The Egyptian brokered ceasefire between Israel and the Gaza Strip terror groups came into effect at 6:00 am Thursday morning.
The Israeli Air Force struck a Qassam cell in the central Gaza Strip a short while before the ceasefire came into effect.
The ceasefire is to be absolute, binding both the IDF and all the militant groups in Gaza. Should the truce hold, and after several days, Israel stands to reopen the Karni and Sufa goods crossings, allowing large quantities of food, fuel, building materials and other goods into the strip, in order to facilitate its economy.
Once the Karni and Sufa crossings open – and prior to the reopening of the Rafah crossing – the negotiations to release kidnapped IDF soldier Gilad Shalit are to be accelerated.
Both Israel and Egypt have linked the opening of Rafah crossing to Shalit's release. As far as the Egyptians are concerned, opening the crossing would require Hamas to agree to Palestinian Authority forces and EU monitors to be stationed in the crossing in a supervising capacity.
Egypt has also committed to increase its intelligence gathering activities in the Sinai Peninsula in order to foil any future attempts to smuggle weapons and explosives into the Gaza Strip.
Still, despite Wednesday's formal announcements by Jerusalem, Gaza and Cairo saying that the ceasefire agreement will take effect on Thursday morning, Israel's western Negev area suffered multiple rocket attacks Wednesday.
Palestinian terror groups opened fire on Israelis near the border and proceeded to launched at least 29 Qassam rockets and 10 mortar shells towards the western Negev. Seven rockets were fired within the space of 15 minutes, landing mostly in open areas south of Ashkelon and near Sderot; but the most recent attack resulted in a direct hit on a house in Sderot, and 10 residents who suffered shock.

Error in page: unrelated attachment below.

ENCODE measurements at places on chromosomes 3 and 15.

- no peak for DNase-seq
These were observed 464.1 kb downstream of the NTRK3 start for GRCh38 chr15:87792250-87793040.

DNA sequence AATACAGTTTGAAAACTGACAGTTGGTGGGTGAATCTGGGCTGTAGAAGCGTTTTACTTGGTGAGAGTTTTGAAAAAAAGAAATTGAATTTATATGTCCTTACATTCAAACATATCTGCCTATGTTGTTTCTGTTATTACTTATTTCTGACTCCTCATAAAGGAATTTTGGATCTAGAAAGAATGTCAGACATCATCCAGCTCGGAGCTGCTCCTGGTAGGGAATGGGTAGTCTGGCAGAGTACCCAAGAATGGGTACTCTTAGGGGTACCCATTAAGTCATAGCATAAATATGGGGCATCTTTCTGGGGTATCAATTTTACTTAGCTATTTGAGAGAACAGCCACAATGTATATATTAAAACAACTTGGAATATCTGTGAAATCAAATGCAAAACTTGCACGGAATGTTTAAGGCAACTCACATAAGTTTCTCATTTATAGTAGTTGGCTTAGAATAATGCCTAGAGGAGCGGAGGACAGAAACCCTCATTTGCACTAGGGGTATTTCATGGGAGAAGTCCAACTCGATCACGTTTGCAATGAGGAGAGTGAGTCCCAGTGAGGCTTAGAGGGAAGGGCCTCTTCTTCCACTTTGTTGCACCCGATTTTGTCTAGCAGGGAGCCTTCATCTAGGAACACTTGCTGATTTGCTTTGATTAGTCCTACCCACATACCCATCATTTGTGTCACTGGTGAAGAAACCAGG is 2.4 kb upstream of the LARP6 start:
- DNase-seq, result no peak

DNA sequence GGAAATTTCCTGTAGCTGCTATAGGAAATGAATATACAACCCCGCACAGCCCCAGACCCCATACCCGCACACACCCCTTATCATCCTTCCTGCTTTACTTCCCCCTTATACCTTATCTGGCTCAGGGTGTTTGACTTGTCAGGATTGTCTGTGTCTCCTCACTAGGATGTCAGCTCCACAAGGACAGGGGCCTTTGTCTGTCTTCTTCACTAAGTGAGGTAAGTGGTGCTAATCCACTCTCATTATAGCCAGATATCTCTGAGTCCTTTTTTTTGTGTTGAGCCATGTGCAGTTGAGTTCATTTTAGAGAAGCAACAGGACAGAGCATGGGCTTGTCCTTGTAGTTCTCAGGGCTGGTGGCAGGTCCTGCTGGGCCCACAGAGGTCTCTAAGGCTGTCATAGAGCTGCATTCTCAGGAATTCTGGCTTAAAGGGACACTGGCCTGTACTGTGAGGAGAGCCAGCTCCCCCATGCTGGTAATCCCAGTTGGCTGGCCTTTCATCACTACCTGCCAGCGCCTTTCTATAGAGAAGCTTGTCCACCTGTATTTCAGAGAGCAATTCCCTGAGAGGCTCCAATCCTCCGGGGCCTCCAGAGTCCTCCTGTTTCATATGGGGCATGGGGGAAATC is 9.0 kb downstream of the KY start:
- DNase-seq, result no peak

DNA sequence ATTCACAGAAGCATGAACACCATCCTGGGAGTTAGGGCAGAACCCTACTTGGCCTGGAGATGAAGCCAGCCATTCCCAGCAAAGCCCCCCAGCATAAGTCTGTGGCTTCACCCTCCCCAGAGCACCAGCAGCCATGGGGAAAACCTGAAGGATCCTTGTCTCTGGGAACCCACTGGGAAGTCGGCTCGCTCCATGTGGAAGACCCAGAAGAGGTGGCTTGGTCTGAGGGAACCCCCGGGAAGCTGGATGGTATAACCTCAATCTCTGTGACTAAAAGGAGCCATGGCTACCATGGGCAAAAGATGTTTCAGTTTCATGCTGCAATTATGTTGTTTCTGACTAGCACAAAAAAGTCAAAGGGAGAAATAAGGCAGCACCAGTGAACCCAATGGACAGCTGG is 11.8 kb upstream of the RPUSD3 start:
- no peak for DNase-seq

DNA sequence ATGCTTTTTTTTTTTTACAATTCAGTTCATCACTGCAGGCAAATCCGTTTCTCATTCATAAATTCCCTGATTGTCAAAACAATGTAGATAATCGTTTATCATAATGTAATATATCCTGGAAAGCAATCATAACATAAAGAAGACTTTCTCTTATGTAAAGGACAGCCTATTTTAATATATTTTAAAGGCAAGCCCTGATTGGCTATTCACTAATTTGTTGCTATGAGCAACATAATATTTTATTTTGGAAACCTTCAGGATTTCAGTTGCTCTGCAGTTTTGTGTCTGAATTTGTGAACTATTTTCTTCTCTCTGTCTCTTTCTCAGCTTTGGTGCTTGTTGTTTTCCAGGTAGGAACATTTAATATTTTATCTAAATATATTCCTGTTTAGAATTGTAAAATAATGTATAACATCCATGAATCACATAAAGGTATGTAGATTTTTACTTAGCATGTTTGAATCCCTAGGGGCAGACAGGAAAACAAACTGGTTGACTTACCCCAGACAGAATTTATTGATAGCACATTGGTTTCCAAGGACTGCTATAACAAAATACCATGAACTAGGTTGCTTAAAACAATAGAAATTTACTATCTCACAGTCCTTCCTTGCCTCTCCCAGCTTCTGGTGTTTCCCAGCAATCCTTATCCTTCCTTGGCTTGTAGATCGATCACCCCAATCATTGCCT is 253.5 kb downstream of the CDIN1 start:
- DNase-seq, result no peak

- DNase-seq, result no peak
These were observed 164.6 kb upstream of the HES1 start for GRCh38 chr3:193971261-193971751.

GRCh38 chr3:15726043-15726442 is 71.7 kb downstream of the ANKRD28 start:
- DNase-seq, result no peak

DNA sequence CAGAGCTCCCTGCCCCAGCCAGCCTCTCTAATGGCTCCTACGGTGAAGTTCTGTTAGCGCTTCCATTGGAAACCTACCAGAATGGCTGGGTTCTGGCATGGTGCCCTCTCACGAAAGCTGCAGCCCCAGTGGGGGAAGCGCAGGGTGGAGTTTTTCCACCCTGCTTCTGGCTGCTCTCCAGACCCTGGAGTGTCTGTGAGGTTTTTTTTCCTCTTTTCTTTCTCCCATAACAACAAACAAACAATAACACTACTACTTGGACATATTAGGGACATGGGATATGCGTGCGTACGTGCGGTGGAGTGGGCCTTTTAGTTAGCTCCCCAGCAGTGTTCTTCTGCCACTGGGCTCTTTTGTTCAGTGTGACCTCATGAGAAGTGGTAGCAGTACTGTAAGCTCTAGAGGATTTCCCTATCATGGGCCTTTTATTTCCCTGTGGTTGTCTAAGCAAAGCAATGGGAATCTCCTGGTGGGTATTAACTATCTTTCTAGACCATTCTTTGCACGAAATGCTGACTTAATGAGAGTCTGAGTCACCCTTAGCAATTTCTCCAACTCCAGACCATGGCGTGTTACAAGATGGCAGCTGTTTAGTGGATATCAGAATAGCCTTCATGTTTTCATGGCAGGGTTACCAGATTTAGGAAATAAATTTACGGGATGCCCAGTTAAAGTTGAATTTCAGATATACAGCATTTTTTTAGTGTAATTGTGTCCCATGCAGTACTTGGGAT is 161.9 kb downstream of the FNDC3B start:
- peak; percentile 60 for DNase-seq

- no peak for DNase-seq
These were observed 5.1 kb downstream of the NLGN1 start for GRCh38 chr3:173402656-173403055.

The Israeli Air Force struck two different rocket cells in the northern Gaza Strip, which Palestinian sources said were responsible for the rocket salvo. The IDF stated that in both cases the IAF reported hitting its targets.
Meanwhile, Amos Gilad, Head of Defense Ministry's Security-Diplomatic Bureau, said Wednesday that "unless Gilad Shalit is released, Rafah crossing will not be reopened.
"I think the ceasefire is the only way we can hope to be able to facilitate Shalit's release," he said, adding that the issue had been prioritized during his talks with Egyptian Intelligence Chief Omar Suleiman in Cairo on Tuesday.
Roni Sofer contributed to this report